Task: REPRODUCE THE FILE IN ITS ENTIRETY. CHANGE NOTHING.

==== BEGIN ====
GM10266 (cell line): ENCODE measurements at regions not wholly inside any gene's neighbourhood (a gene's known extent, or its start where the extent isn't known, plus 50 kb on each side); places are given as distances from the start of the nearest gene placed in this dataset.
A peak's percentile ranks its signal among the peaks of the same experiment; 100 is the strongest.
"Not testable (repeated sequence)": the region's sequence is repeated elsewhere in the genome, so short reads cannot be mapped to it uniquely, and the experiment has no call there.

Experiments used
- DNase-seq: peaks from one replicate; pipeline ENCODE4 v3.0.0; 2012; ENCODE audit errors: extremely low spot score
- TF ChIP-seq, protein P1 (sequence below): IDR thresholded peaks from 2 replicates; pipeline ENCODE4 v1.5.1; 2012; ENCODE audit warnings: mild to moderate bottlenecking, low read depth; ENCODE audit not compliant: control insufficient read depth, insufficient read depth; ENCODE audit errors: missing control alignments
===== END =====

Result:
GM10266 (cell line): ENCODE measurements at regions not wholly inside any gene's neighbourhood (a gene's known extent, or its start where the extent isn't known, plus 50 kb on each side); places are given as distances from the start of the nearest gene placed in this dataset.
A peak's percentile ranks its signal among the peaks of the same experiment; 100 is the strongest.
"Not testable (repeated sequence)": the region's sequence is repeated elsewhere in the genome, so short reads cannot be mapped to it uniquely, and the experiment has no call there.

Experiments used
- DNase-seq: peaks from one replicate; pipeline ENCODE4 v3.0.0; 2012; ENCODE audit errors: extremely low spot score
- TF ChIP-seq, protein P1 (sequence below): IDR thresholded peaks from 2 replicates; pipeline ENCODE4 v1.5.1; 2012; ENCODE audit warnings: mild to moderate bottlenecking, low read depth; ENCODE audit not compliant: control insufficient read depth, insufficient read depth; ENCODE audit errors: missing control alignments